Paulus Bootloader
Version: 1.1.
2.2. NMT Error
Heartbeat creation by the bootloader is possible. Dependent on the target, different variants are implemented.
• counting loop in main loop; rather imprecise
• Hardware timer, with higher need of resources
It is also possible to set the heartbeat production aside.
When sufficient code is available the bootloader can send a boot-up message.
service
activity
boot-up message
heartbeat
heartbeat
supported
fixed heartbeat time 0
optional - fixed heartbeat time greater than 0
The Heartbeat Producer entry is available at 0x1017. The optional functionality to send
the heartbeat cyclic requires the function timerTriggered().
2.2.1. Implementation
In case the bootloader should send a cyclic heartbeat, the functionality must be configured by using #define and of course the target specific code must be available.
#define BL_USE_HB 1
Version: 1.1.
Paulus Bootloader
Page 7 of 34
main.c
main()
init_xxx.c
initDevice()
init_xxx.c
initTimer()
bl_canopen.c doCANopen()
bl_canopen.c sendHeartbeat()
init_xxx.c
timerTriggered()
can.c canMsgTransmit()
2.3. Emergency
If necessary, emergency functionalities can be used with limitations. The emergency
functionality is reduced to the bare sending of a CAN message.
• The COB-ID of emergency is fixed (predefined connection set).
• Inhibit time is not supported.
• 0x1001 is not adjusted.
• 0x1003 is not supported.
Activate EMCY functionality in bootloader configuration.
#define BL_USE_EMCY 1
After sending the bootup message, the bootloader can send an additional emergency.
This is usefull to signal the bootloader start in difference to an application start.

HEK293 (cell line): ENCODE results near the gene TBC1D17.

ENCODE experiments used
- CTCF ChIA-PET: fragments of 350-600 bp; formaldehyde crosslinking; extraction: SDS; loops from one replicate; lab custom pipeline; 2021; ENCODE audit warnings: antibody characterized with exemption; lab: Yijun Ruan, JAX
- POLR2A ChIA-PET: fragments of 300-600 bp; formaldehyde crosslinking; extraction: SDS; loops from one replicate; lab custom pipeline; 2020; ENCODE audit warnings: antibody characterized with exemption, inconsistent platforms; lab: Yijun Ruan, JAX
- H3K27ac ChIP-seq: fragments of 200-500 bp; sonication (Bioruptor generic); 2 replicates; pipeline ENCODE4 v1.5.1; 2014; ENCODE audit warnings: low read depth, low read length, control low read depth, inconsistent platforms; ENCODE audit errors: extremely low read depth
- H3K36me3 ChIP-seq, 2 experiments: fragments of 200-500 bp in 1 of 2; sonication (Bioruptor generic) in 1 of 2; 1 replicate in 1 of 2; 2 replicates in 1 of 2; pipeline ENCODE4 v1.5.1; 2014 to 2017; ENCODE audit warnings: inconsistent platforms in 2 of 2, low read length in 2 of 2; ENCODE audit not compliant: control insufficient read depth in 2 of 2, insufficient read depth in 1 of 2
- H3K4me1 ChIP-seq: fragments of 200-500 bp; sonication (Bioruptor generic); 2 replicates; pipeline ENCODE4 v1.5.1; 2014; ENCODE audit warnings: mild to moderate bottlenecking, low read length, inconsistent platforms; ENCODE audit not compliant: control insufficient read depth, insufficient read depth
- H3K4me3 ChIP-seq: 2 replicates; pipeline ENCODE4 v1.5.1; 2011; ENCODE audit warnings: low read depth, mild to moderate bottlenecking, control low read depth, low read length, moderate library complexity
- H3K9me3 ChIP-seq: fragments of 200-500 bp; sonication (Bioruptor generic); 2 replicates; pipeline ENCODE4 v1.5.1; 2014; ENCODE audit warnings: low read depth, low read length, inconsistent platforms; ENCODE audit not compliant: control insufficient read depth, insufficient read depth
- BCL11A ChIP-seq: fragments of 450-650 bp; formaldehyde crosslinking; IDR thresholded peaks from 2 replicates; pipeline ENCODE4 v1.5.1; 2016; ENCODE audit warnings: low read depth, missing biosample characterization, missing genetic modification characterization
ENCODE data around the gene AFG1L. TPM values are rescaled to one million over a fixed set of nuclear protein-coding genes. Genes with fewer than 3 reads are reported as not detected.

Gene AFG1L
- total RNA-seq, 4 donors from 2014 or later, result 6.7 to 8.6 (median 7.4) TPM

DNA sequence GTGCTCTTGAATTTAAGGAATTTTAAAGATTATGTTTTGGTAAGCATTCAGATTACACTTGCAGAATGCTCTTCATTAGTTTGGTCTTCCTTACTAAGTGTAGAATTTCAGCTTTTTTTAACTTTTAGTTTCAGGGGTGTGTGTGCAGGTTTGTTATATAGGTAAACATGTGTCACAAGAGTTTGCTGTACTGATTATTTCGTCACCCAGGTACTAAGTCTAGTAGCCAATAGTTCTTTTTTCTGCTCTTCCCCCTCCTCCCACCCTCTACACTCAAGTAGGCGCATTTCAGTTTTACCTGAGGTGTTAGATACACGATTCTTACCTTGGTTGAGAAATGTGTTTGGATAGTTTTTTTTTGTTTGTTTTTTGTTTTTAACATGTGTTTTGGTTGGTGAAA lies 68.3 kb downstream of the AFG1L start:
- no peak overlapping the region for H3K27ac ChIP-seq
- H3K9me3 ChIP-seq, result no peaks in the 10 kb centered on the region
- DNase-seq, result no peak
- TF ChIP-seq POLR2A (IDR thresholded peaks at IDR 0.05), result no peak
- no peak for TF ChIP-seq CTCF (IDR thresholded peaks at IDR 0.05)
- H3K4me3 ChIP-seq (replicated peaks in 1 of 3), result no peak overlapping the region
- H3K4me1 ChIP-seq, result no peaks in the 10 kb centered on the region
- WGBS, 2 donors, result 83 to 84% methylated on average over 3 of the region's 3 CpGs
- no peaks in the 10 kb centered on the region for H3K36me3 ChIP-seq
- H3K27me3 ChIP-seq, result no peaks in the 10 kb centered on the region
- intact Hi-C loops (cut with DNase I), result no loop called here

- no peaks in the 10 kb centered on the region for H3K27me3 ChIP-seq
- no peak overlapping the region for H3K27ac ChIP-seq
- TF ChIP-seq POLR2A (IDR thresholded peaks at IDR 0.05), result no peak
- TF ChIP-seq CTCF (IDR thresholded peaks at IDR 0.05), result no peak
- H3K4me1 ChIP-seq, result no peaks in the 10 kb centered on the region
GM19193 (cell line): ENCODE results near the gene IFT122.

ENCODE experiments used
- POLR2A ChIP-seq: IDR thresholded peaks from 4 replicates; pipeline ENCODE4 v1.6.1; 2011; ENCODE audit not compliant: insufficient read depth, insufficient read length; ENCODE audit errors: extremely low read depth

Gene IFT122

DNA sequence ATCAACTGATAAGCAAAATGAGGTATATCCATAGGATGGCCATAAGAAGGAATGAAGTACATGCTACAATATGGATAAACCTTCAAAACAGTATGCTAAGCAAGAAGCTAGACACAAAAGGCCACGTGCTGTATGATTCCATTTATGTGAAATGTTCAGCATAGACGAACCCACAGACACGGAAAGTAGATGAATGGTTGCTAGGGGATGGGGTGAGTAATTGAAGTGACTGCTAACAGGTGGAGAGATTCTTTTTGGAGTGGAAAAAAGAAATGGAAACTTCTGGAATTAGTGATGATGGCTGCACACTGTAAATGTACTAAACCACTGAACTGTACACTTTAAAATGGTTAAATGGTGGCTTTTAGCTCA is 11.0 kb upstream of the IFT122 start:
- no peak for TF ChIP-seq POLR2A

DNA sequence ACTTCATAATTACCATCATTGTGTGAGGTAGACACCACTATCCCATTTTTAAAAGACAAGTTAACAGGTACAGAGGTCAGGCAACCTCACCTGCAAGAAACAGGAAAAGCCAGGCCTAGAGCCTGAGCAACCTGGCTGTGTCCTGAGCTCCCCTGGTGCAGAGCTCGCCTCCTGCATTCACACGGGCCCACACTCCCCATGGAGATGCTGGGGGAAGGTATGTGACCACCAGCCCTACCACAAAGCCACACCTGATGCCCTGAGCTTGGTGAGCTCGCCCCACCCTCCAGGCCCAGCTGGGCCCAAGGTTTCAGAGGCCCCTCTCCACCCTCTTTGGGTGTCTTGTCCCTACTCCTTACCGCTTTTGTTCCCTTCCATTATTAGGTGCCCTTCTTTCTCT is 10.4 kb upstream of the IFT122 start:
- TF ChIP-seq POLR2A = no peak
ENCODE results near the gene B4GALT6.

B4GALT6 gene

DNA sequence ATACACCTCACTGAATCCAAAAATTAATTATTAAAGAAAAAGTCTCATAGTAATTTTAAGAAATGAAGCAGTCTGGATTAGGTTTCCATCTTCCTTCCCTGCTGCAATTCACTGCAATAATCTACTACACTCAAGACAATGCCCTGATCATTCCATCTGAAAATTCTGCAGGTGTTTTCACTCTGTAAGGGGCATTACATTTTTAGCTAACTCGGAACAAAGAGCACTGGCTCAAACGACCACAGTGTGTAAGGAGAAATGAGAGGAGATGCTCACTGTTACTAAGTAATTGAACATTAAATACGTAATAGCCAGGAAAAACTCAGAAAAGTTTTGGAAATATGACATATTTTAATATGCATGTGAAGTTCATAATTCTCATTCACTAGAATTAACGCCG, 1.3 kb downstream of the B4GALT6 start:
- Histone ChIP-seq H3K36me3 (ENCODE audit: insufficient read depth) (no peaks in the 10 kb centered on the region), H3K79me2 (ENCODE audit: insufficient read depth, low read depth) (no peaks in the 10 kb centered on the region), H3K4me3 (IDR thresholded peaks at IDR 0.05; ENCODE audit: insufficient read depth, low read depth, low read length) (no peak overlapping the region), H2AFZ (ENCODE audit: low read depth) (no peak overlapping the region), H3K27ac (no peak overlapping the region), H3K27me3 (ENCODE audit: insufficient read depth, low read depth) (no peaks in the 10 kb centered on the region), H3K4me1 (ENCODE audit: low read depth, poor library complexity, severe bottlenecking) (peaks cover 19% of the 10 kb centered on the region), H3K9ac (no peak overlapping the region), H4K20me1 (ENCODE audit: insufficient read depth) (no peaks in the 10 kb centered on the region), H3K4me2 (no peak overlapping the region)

#define BL_TXEMCY_AFTER_BOOTUP 1
After the bootup message the first
(emcyErrMsg[EMCY_0] in bl_canopen.c).
Page 8 of 34
defined
Paulus Bootloader
emergency
is
sending
Version: 1.1.
You can send own emergencys in the same manner.
canMsgTransmit(EMCY_COBID, &emcyErrMsg[EMCY_0]);
2.4. CANopen Layer Setting Services, LSS
CANopen LSS is supported as slave. Paulus can get a CANopen node ID by a LSS Master. This information can be forwarded to an application that was started by the Bootloader when there is a Shared Memory.
Solutions that use a hardware daisy-chain with simplified LSS services were also been
implemented before.
#define BL_USE_LSS 1
2.5. SDO
Paulus Bootloader is SDO server.
Expedited and segmented SDO transfer are supported for access to the object dictionary
and for firmware download.
The reason for the predefinitions that are used mostly, is the fixed coding of the SDO
command bytes. There is no detailed decoding.
Possible error code is limited to a few error codes. Mainly error code Generic Error, is
used.
2.6. PDO
No support of PDO service.
2.7. Object dictionary
The following table gives an overview of implemented objects in Paulus. Optional
entries are marked. A reference is also the EDS file and its documentation in HTML format1. The electronic data sheet is available in the traditional format as paulus.eds but as
well in the XML based format according CiA 311 as paulus.xdd. Both were generated by
the CANopen Design Tool2.
1
2
Are available as enclosures
http://www.port.de/0640
Version: 1.1.
Paulus Bootloader
Page 9 of 34
Index
0x1000
0x1001
0x1014
0x1017
0x1018
0x1018
0x1F50
0x1F50
0x1F51
0x1F56
0x1F57
Subindex
0
0
0
0
0-2
3-4
0
1
0-1
0-1
0-1
Mode
co
co
co
co
co
co
co
wo
rw
ro
ro
comment
Device Type
(*) no error signaling supported
(*) fixed Emcy COB-ID
(*) 0 or fixed time
(*) Identify object
(*) with LSS
(*) Number of Elements
Domain Entry - new firmware